Summer is also transfer window time, and while the speculation of where 'so-and-so' might go carried on and on and on…it was the events of the window's final day in England that were most dramatic. Having covered the transfer windows in the UK in previous years, I never saw a day like I witnessed on September 1. In a matter of hours, Manchester City transformed into the world's richest club when Abu Dhabi United Group bought the club from Thaksin Shinawatra before quickly turning around and signing Brazilian star Robinho from Real Madrid for a British record transfer fee of just under $60 million…I can still remember the Sky Sports News reporter taking a big kiss on the cheek from a large-looking City fan when he broke the news…August also gave us the Beijing Olympics, and despite a certain level of optimism for a medal, Even Pellerud's long reign with the Canadian women's national team ended predictably (for me, at least) with an early exit in China. The rationale is a simple one – if you fail to play any kind of decent possession soccer, you cannot expect to succeed at the international level. Full stop.
Joy and despair best describes the autumn. Joy of a second USL-1 title in three seasons for the 'Caps, but despair at the sad and pathetic nature of Canada's exit from World Cup qualifying. For me, the road to South Africa 2010 was lost by our two defeats to Honduras and Mexico in September. All involved with the squad are responsible for the ill-fated campaign, though it was disappointing for me not to see Dale Mitchell or his players publicly hold up their hands and say that they got it wrong. Changes are needed (that goes without saying), but not having seen any action from the CSA to date, I fear the worst is still to come through numerous international retirements from the team. It could even leave the squad decimated to being a mere youth side for the upcoming CONCACAF Gold Cup, not to mention how it would significantly lessen our chances of making 2014 World Cup in Brazil.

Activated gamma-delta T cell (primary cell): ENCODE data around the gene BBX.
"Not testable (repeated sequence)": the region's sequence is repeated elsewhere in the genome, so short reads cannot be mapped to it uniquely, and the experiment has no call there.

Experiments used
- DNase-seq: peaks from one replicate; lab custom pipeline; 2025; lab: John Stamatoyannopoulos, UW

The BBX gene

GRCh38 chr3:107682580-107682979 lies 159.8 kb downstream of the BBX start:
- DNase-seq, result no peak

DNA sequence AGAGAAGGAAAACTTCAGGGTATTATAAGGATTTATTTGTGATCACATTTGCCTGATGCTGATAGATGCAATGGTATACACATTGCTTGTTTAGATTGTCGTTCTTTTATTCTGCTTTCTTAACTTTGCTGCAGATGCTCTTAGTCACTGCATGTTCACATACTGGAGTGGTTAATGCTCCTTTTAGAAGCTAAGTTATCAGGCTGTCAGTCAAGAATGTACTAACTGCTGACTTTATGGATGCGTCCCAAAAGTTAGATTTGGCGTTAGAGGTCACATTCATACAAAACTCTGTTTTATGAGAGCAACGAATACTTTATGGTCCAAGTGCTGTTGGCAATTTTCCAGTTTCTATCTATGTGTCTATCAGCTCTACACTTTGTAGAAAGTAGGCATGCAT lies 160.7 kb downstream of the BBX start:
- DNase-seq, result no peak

Canada's younger women went to World Cups later in the year. I was encouraged by our U-17 women's performances in New Zealand, but left with questions for head coach Ian Bridge after he left out Lexi Marton and Monica Lam-Feist (two Whitecaps players, might I add) from his starting XI when Canada lost its opening group game to Japan at the U-20 Women's World Cup in Chile. The defeat sealed Canada's fate of an early exit, and although the Japanese played our girls off the park for the most part that day, the pair's omissions were not justified in my eyes.
The end of the year brought farewell to several Whitecaps players, with the likes of Jeff Clarke, Steve Kindel, and Alfredo Valente all moving on to pastures new (best wishes, guys, and thanks again!). It also gives us a peak of what to expect in 2009. No major tournaments are scheduled, but there will plenty on offer for the avid soccer fan to sink their teeth into. Youth and athleticism will best describe the '09 Whitecaps men, while a new face (still to be named) will be in charge of our women's side. Can the Residency squad win the PDL after coming two wins short last year? And oh, there's also that small thing of an MLS expansion bid…
With that, I want to wish all soccer lovers, and the public at large, a happy and prosperous New Year!